Review: ‘Plastic Man the Complete Collection’
There are many reasons why Plastic Man has endured as a comic character starting with the imaginativeness of Jack Cole’s stories. He was the first elastic hero. The first hero who started life as a criminal only to reform when he inherited his powers. He was also one of the few truly amusing animated series from the 1970s.
[[[The Plastic Man Comedy/Adventure Show ]]]snuck in at the end of the decade, lasting two seasons from 1979-1981, and was a fun offering from Ruby-Spears. The 35 solo Plastic Man adventures have been collected by Warner Home Video in a four disc set, now available.
While Plastic Man: The Complete Collection
is the title, it’s not entirely accurate since the Comedy/Adventure Show featured segments dedicated to Baby Plas, Plastic Family, Might Many & Yukk, Fangface and Fangpuss, and Rickety Rocket and none are collected here.
The series, which benefitted from the writing talents of comics veterans Mark Evanier, Steve Gerber, Roy Thomas, and Norman Maurer among others, was playful in a way most other Saturday morning fare was not. The show arrived at a time when networks were overly concerned with cartoon violence and how viewers may try and imitate the antics seen on screen. As a result, their other recent offerings of Saturday morning cartoons from the 1960s and 1970s contained a ridiculous warning that they were not suitable for children. Tellingly, this collection does not include that warning.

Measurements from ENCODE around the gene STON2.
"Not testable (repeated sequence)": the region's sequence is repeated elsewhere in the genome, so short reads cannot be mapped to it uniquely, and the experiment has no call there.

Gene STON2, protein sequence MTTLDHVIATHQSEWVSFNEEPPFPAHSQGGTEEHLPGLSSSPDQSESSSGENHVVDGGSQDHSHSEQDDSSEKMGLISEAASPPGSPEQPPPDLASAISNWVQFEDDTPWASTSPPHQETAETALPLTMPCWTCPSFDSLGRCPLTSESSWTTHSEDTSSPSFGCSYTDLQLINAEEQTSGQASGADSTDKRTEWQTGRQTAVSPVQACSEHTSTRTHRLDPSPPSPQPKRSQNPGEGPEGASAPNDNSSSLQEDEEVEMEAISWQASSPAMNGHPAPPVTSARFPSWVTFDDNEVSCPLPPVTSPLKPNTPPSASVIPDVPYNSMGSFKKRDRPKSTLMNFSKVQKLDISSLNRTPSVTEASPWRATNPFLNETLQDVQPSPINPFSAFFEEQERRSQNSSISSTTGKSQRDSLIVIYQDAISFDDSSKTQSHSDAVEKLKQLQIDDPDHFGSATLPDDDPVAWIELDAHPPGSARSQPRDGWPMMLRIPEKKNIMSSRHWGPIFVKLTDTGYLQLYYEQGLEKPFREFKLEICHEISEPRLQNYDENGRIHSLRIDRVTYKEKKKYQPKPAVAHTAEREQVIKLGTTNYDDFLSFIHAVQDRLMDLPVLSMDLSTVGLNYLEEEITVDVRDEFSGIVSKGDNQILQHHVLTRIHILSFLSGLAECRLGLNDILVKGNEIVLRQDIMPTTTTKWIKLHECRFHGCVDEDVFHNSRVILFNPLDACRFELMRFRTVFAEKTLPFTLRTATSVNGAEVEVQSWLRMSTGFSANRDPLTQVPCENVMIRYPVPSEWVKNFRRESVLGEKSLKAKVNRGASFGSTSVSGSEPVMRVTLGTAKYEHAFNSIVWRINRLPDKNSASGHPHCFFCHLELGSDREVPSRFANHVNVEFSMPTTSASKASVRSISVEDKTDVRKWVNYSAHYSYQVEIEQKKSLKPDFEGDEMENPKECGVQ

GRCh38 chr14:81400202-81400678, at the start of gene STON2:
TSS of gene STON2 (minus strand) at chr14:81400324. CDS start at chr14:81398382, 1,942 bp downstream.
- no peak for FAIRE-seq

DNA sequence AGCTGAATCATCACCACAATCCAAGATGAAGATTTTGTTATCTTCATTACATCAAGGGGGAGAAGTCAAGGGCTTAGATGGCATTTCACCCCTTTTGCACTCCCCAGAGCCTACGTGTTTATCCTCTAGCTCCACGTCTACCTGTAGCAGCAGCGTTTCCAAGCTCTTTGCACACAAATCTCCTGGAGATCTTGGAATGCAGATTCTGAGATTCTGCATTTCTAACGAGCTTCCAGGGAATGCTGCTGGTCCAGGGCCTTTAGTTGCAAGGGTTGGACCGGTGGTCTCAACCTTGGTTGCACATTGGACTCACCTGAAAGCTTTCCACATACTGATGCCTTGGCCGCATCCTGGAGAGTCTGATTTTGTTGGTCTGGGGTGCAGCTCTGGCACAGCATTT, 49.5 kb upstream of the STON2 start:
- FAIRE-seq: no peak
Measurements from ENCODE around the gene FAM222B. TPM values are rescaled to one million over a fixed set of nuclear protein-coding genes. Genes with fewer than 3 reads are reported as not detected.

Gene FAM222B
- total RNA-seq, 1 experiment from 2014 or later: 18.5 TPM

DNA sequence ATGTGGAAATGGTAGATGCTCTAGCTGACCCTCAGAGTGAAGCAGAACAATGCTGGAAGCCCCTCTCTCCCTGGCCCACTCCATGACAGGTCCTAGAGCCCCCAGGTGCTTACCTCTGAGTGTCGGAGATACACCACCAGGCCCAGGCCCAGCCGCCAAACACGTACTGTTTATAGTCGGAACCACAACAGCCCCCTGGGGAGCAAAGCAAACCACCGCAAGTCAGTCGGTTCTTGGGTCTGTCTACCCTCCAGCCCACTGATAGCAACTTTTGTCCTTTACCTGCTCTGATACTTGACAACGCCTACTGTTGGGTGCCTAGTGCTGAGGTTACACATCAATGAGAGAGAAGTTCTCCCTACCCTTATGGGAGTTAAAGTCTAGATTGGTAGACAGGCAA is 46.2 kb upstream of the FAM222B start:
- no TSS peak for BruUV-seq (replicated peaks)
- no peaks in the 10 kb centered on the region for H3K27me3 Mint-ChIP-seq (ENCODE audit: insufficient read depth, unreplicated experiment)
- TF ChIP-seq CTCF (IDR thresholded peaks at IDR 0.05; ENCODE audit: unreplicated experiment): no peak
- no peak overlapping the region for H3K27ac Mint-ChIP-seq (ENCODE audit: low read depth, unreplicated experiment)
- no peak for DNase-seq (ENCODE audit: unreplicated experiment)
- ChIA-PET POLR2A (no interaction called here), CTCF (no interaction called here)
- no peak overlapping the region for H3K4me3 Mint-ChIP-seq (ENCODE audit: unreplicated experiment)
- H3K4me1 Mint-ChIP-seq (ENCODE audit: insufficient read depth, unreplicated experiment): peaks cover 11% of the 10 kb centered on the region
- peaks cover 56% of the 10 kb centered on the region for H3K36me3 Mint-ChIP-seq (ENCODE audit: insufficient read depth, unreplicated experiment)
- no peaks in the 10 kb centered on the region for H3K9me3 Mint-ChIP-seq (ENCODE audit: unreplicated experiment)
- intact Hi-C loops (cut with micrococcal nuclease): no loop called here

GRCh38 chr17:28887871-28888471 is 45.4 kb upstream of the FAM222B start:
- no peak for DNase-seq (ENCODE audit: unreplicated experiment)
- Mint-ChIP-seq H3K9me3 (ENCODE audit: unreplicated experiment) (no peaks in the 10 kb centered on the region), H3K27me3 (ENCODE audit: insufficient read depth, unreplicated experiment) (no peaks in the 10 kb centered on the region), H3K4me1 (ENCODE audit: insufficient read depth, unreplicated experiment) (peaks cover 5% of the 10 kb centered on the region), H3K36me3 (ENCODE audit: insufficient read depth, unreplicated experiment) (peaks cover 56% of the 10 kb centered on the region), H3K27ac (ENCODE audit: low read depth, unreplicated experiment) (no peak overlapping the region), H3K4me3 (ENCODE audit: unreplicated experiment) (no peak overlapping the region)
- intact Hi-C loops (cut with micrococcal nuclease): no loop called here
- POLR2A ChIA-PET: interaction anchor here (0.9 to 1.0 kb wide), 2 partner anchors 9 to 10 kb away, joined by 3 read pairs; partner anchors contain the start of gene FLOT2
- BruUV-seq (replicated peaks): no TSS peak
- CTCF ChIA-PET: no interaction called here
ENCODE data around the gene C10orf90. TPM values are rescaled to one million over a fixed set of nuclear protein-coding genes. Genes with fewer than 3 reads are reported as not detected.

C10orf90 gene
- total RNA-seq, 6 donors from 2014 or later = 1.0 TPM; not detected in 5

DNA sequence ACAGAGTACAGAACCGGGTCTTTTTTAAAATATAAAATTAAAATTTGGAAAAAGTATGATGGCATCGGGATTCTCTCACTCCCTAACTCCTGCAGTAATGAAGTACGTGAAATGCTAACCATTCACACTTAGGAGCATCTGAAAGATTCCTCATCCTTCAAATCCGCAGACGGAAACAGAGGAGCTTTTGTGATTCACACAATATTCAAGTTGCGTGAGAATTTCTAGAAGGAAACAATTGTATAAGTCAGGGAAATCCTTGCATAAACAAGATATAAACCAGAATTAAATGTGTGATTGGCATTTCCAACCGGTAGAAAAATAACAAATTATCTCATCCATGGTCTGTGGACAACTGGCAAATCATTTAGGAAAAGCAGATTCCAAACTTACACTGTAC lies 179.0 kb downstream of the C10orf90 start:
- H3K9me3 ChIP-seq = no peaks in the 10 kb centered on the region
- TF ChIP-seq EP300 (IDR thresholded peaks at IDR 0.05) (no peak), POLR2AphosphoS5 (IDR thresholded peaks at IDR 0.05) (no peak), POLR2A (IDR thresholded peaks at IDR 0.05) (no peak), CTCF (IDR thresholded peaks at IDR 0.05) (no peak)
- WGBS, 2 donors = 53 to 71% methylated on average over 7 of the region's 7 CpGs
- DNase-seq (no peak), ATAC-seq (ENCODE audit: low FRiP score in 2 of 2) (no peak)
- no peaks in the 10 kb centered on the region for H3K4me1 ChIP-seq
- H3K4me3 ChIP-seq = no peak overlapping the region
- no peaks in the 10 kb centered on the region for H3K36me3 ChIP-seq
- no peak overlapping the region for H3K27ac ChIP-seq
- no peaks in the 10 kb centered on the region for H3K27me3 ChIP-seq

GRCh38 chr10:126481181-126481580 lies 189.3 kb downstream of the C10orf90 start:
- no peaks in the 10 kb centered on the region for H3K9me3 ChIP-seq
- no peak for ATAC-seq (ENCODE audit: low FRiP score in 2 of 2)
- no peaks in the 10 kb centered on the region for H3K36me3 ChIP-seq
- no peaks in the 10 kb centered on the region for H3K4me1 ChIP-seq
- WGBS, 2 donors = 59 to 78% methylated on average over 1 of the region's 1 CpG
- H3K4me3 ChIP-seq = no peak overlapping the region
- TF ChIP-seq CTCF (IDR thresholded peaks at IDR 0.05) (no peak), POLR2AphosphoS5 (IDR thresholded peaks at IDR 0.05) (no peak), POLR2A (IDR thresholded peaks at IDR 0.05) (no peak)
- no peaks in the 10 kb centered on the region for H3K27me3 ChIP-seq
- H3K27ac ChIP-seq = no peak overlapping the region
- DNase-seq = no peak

While the animation team wanted to emulate Cole’s manic style, ABC insisted on a fresh approach which unfortunately left Plas saddled with the fawning girlfriend Penny (who subsequently married him and mothered Baby Plas) and Hula-Hula, the comedic sidekick in the Woozy Winks role. The rotund Hawaiian was given Lou Costello’s character and vocal characteristics which softened his buffoonery. They globe-trotted from case to case aboard their jet, directed by their Chief, an attractive older woman who barely tolerated her ductile detective.
Each exploit pitted the trio against dastardly villains, most of whom desired wealth and power although a few had motivations that smacked of social relevance such as the Weed in the very first episode. The foes are nicely varied and interestingly, Toyman arrives for repeat appearances which is odd considering they never fought in the comics. In fact, only two foes from Plas’ comic books are used: Dr. Dome, introduced in the short-lived 1960s series, and Carrot Man, who debuted during his more creatively satisfying series from the mid-1970s.
Like Cole’s original stories, Plas reshapes himself into a variety of objects to go undercover and viewers see him since he retains his red and yellow costumed appearance. He never takes things too seriously and has some good quips to keep things light.
The episodes are supplemented with two special features. The first is a 14 minute mini-documentary on the character’s history and appeal. In addition to the usual talking heads of Jerry Beck and Mark Evanier, ComicMix’s own Alan Kistler contributes many cogent thoughts. The other extra is the unaired 10 minute pilot produced for the Cartoon Network in 1996 by a new generation of animators, including DC veteran Stephen DeStefano. It’s a very different look but equally amusing tale and one wonders why it was not picked up.
If this is the Plastic Man you grew up watching, then this is the DVD set you’ve been waiting for. If you’re unfamiliar with the character, I strongly recommend the DC Archives volumes reprinting the Cole stories which remain inventive and fun.